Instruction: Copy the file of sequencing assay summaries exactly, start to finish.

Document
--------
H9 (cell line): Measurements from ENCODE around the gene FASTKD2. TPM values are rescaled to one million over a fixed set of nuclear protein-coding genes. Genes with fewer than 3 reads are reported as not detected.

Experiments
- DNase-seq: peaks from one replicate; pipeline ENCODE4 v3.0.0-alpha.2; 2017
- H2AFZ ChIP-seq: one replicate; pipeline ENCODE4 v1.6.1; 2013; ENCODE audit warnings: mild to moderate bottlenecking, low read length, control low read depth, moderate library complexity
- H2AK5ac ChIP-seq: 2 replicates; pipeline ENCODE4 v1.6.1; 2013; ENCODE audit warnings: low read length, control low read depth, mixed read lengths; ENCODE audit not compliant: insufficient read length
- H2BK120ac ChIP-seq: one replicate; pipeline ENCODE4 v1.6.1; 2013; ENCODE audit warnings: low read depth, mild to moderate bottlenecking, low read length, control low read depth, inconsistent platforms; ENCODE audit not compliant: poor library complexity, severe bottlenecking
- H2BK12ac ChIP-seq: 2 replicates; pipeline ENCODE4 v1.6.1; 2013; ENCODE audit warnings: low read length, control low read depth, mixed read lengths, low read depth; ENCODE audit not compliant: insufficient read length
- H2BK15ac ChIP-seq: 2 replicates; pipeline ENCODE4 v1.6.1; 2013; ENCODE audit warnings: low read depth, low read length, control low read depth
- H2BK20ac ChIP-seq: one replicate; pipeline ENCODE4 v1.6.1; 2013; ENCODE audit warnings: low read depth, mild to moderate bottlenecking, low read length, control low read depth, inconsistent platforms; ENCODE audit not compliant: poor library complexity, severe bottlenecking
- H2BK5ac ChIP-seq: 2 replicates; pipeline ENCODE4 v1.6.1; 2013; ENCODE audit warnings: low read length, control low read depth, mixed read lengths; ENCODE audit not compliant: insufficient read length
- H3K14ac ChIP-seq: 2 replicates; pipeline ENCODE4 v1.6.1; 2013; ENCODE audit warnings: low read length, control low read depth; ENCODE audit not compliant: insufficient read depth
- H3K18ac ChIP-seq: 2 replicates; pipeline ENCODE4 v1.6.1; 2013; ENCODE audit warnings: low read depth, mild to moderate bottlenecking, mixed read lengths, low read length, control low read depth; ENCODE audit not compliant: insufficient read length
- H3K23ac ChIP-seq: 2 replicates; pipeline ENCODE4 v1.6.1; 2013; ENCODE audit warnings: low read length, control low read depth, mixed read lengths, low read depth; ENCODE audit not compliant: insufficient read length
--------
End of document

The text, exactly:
H9 (cell line): Measurements from ENCODE around the gene FASTKD2. TPM values are rescaled to one million over a fixed set of nuclear protein-coding genes. Genes with fewer than 3 reads are reported as not detected.

Experiments
- DNase-seq: peaks from one replicate; pipeline ENCODE4 v3.0.0-alpha.2; 2017
- H2AFZ ChIP-seq: one replicate; pipeline ENCODE4 v1.6.1; 2013; ENCODE audit warnings: mild to moderate bottlenecking, low read length, control low read depth, moderate library complexity
- H2AK5ac ChIP-seq: 2 replicates; pipeline ENCODE4 v1.6.1; 2013; ENCODE audit warnings: low read length, control low read depth, mixed read lengths; ENCODE audit not compliant: insufficient read length
- H2BK120ac ChIP-seq: one replicate; pipeline ENCODE4 v1.6.1; 2013; ENCODE audit warnings: low read depth, mild to moderate bottlenecking, low read length, control low read depth, inconsistent platforms; ENCODE audit not compliant: poor library complexity, severe bottlenecking
- H2BK12ac ChIP-seq: 2 replicates; pipeline ENCODE4 v1.6.1; 2013; ENCODE audit warnings: low read length, control low read depth, mixed read lengths, low read depth; ENCODE audit not compliant: insufficient read length
- H2BK15ac ChIP-seq: 2 replicates; pipeline ENCODE4 v1.6.1; 2013; ENCODE audit warnings: low read depth, low read length, control low read depth
- H2BK20ac ChIP-seq: one replicate; pipeline ENCODE4 v1.6.1; 2013; ENCODE audit warnings: low read depth, mild to moderate bottlenecking, low read length, control low read depth, inconsistent platforms; ENCODE audit not compliant: poor library complexity, severe bottlenecking
- H2BK5ac ChIP-seq: 2 replicates; pipeline ENCODE4 v1.6.1; 2013; ENCODE audit warnings: low read length, control low read depth, mixed read lengths; ENCODE audit not compliant: insufficient read length
- H3K14ac ChIP-seq: 2 replicates; pipeline ENCODE4 v1.6.1; 2013; ENCODE audit warnings: low read length, control low read depth; ENCODE audit not compliant: insufficient read depth
- H3K18ac ChIP-seq: 2 replicates; pipeline ENCODE4 v1.6.1; 2013; ENCODE audit warnings: low read depth, mild to moderate bottlenecking, mixed read lengths, low read length, control low read depth; ENCODE audit not compliant: insufficient read length
- H3K23ac ChIP-seq: 2 replicates; pipeline ENCODE4 v1.6.1; 2013; ENCODE audit warnings: low read length, control low read depth, mixed read lengths, low read depth; ENCODE audit not compliant: insufficient read length